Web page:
"The Hop! women delight in decornt
1 ing their shoes with 10-cent pieces,"
I Miss Myall said. "The shoes, which
resemble moccasins, often have as
j many as five dimes on each.
! “They have a way of sewing quar
ters to their dresses and using them
as buttons. When they go to market
j and find themselves short of money
i they simply cut off a button.”
| And they’re never broke! Glory be!
“Amen" All Alone.
I have sung soprano for years in a
church choir. One Sunday morning,
while in a service, the minister an
nounced a hymn, which was on the
bottom of I he page, the third verse
being on the opposite page, at the top.
At the end of the second verse (not
seeing, the third verse)- f sang “Amen !”
all alone. Every cue, even the min
ister laughed, the orguuist went on
pTaying the third verse. When time to
sing the amen I let the rest of ilie
choir sing amen. People were still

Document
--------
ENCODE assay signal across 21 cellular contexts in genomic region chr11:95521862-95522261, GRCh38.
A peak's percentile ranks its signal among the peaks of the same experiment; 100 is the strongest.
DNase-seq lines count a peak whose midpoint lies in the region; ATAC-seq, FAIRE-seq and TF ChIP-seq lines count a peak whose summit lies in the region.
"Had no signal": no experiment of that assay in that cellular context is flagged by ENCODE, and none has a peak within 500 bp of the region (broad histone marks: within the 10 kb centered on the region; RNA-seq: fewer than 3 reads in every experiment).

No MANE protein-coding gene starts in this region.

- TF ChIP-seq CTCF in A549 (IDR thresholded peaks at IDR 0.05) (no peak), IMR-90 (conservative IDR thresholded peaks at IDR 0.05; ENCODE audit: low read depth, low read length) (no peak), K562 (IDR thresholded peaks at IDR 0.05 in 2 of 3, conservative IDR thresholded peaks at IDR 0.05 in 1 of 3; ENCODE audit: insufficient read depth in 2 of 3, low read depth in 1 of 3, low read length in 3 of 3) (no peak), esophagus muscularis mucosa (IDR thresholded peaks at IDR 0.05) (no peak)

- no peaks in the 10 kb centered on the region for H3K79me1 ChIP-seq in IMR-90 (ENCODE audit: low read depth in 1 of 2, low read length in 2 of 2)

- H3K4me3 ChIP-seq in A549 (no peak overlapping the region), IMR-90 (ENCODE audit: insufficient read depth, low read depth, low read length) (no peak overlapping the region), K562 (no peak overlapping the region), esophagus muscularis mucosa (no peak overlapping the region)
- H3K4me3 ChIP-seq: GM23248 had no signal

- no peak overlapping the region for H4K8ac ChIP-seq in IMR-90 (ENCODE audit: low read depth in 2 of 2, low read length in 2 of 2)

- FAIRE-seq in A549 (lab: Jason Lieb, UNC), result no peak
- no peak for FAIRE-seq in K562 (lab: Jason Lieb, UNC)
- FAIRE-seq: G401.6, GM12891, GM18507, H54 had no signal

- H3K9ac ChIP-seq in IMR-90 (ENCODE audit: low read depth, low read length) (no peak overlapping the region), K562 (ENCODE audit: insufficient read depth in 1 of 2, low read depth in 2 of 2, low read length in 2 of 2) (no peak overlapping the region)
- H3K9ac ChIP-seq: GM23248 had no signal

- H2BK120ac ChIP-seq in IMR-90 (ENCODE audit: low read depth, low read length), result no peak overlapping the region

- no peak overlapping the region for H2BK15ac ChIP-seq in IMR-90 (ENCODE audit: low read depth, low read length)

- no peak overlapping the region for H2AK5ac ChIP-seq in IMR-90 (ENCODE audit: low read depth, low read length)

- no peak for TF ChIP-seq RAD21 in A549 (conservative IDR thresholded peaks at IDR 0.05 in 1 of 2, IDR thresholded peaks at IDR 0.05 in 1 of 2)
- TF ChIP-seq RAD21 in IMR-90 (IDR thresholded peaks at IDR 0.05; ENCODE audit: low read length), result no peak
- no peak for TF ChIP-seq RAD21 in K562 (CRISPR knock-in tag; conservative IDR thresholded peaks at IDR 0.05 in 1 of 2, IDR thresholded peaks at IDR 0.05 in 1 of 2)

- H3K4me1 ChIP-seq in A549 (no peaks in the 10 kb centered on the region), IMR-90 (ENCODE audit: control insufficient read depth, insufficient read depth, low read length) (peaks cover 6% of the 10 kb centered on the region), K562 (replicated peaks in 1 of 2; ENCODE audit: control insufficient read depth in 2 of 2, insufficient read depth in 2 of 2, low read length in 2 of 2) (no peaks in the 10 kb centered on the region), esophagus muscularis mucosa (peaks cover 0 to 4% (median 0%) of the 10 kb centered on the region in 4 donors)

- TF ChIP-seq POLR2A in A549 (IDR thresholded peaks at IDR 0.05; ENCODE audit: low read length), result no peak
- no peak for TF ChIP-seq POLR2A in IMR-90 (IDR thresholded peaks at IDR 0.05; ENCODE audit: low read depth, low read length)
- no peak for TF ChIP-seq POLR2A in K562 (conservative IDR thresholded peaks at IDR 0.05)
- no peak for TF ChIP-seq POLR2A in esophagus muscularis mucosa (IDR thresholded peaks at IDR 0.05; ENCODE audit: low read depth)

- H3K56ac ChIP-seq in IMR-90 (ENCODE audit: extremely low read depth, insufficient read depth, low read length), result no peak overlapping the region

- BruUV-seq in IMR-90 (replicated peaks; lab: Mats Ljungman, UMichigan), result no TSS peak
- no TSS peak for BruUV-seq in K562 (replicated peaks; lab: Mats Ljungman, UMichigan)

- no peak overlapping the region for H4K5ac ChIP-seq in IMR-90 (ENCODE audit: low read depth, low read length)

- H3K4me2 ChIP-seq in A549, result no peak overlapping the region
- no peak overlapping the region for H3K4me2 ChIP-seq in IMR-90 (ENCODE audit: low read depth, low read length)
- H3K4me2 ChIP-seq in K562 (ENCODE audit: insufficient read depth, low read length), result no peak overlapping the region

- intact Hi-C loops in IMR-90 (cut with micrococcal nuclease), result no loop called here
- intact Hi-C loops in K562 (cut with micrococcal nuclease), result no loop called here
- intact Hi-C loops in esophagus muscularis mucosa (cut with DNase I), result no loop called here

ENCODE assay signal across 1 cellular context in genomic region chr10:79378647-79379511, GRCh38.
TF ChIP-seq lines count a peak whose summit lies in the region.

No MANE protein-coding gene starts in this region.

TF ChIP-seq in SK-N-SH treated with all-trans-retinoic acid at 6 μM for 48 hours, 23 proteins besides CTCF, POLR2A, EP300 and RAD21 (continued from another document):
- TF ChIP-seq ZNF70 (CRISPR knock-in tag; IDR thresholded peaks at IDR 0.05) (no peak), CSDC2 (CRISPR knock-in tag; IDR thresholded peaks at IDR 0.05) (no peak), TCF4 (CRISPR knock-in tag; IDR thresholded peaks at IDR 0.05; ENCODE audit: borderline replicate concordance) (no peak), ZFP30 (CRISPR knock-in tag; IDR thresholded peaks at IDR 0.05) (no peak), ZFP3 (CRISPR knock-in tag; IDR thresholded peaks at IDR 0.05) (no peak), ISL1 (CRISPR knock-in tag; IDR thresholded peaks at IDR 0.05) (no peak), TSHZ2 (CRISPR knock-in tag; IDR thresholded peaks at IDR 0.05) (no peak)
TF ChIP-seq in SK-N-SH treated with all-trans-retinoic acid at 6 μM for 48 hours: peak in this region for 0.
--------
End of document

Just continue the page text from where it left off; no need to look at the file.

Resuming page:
laughing, and it was the most embar
rassing moment in my life.—Chicago
Good Advice.
A school teacher was visiting the
boy scout camp at Kinueuiunpooee a
few weeks back. The boys were feed
ing her with blackberries and In every
way trying to make her enjoy her vis
it. One little fellow, more interested
Ilian the others, gave her the follow
ing advice: ‘And, say, while you’re
here you want to get good and tanned.
You won’t have to wash your neck and
ears then, for the dirt doesn't show.”
—Indianapolis News.
Peanuts in Mesopotamia.
Successful experiments in growing
peanuts have been conducted in Meso
potamia by Englishmen.
I At the Beginning |
I and the End j
ip1 i
Iof the Day |
Tnere?s health and comfort
-in the truly All-American |
table beverage— |
THe Original 1
Postom Cereal I
Bid your coffee troubles
good-bye by joining the
gr^at army who cow drink
Postum instead of coffee.
Two usually stf.d at 15c and 25c. |
Everywhere at Grocers. I -
^aaeBBu: asaaBBESBBraaa^EgBBnrTO^iHBB^BMrgsiBa
444 + 44444 4 44444444*
+ +
4 4
4 From the Christian Science Monitor. 4
4 Somebody lues. been rending 4
4- Wordsworth's "Peter Bell/’ and 4
4 has made the delightful discovery ♦
4 that the English poet, away back 4
4 in 179S, antic 5; atod CotnrnunUer ♦
4 Read’s fiight across the Atlantic 4